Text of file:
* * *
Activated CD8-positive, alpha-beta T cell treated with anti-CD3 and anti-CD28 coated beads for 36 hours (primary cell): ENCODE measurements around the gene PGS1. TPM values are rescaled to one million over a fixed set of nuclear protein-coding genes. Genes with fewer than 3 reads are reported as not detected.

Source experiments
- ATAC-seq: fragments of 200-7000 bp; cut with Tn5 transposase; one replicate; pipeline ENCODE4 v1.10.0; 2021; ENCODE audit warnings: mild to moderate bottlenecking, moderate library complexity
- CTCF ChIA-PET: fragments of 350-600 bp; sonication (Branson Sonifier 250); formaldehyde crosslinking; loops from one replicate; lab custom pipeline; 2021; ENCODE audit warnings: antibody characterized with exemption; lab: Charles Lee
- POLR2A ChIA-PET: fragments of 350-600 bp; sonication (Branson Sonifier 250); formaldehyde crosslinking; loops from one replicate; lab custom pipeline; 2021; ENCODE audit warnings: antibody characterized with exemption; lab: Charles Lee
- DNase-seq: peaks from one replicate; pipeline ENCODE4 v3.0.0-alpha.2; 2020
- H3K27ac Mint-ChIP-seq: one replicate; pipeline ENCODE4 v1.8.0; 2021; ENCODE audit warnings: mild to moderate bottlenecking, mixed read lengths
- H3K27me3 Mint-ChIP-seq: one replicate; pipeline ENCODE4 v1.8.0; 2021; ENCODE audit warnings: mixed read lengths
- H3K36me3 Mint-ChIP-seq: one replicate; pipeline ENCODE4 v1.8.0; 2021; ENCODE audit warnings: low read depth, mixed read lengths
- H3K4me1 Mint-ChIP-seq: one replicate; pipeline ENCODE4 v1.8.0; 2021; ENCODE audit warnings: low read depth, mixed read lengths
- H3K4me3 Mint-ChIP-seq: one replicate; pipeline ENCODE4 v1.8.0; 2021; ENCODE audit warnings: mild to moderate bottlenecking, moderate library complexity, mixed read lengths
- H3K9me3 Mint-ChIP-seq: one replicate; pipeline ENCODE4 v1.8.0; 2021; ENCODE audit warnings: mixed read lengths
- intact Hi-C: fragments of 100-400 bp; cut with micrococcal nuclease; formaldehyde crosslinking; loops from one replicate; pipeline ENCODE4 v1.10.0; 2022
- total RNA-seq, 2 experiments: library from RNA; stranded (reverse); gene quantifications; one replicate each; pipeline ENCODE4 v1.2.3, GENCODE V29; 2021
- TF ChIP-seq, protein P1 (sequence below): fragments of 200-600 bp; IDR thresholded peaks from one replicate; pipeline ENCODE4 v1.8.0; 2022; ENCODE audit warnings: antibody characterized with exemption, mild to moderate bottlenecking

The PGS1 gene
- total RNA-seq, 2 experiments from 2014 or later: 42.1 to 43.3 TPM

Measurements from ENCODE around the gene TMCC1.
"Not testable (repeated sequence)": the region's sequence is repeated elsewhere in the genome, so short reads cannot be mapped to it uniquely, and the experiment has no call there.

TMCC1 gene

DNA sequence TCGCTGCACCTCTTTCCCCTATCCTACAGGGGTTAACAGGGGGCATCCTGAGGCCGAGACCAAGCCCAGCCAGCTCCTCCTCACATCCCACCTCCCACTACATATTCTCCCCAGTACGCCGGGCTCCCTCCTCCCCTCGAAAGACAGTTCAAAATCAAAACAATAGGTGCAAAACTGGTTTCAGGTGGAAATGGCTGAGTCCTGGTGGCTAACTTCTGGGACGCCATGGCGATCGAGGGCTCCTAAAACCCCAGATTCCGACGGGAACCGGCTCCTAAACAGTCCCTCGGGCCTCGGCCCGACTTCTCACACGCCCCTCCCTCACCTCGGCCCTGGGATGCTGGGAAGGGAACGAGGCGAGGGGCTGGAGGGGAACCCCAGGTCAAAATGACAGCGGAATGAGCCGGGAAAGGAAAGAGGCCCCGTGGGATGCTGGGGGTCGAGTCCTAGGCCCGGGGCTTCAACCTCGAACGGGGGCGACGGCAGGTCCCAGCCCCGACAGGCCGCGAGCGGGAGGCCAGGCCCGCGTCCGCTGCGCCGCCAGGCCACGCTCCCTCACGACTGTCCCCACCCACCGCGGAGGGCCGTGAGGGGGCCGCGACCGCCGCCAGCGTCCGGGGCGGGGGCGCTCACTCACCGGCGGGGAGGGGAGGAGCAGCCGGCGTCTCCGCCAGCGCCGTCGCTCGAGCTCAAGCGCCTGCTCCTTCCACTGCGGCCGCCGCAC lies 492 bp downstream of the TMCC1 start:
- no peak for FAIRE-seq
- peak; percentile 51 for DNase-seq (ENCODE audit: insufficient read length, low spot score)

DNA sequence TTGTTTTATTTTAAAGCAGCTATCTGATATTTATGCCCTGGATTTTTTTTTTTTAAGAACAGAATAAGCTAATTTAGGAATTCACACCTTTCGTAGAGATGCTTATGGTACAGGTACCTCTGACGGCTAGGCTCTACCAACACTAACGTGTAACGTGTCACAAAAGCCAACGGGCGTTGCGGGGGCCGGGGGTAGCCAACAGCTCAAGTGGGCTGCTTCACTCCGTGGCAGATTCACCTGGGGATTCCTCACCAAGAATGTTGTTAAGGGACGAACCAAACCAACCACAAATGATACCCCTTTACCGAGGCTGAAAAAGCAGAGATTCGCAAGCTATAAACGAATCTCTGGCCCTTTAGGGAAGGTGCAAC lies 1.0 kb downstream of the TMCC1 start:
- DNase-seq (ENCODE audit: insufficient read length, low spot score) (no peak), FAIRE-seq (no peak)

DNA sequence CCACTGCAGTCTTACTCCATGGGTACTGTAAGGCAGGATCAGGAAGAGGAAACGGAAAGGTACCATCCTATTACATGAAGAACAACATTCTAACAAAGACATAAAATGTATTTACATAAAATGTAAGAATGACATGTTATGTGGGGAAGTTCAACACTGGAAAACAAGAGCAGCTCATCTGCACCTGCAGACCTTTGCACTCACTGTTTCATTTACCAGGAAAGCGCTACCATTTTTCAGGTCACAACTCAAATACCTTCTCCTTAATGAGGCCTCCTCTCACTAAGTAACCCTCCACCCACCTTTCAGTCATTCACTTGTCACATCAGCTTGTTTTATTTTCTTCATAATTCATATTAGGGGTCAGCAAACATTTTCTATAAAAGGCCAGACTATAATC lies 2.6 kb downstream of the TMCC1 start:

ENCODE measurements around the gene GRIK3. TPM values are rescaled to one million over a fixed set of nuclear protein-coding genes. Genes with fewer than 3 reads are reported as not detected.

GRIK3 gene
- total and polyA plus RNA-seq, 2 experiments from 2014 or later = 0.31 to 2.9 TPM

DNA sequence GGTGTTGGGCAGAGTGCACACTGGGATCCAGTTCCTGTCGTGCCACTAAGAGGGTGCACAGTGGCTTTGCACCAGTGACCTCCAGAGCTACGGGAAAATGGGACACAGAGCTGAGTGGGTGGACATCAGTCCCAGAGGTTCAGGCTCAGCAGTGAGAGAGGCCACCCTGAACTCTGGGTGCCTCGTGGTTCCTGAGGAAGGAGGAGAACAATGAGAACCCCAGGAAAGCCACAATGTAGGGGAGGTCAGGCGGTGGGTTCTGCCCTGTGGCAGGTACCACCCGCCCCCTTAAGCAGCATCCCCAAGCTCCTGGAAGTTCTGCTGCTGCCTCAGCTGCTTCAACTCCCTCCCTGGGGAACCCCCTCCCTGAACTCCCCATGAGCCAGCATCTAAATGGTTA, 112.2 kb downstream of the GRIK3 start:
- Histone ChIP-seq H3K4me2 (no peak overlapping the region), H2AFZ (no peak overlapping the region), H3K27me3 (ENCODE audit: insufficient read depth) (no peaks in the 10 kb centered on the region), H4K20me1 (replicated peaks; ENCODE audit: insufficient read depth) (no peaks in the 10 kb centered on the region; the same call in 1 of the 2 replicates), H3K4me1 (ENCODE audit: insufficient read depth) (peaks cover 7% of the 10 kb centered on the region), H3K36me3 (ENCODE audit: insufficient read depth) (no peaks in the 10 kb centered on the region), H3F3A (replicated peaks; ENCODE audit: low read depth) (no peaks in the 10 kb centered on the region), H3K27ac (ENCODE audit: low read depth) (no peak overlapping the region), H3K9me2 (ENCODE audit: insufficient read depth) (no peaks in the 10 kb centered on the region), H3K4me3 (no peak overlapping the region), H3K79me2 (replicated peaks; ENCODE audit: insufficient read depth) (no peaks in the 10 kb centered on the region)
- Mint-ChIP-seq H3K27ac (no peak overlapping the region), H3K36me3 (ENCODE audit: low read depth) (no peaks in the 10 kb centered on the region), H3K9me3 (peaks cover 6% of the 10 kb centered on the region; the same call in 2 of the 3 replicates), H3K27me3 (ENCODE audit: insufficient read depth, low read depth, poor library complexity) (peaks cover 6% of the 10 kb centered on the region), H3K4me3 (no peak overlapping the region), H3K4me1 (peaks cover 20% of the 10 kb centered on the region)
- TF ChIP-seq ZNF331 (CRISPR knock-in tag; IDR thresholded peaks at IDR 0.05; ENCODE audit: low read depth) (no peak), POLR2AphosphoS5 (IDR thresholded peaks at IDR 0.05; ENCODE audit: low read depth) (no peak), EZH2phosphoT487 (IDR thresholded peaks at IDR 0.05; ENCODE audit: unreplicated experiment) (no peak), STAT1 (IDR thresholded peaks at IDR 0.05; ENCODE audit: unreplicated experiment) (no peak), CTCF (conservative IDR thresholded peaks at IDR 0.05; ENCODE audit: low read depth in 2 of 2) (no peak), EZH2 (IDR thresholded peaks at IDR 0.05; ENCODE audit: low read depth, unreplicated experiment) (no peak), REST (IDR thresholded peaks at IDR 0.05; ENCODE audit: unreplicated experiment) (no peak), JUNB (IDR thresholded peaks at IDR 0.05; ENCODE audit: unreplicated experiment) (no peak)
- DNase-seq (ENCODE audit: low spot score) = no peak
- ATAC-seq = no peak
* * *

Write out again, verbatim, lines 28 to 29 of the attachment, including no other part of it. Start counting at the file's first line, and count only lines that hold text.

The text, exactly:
GRIK3 gene
- total and polyA plus RNA-seq, 2 experiments from 2014 or later = 0.31 to 2.9 TPM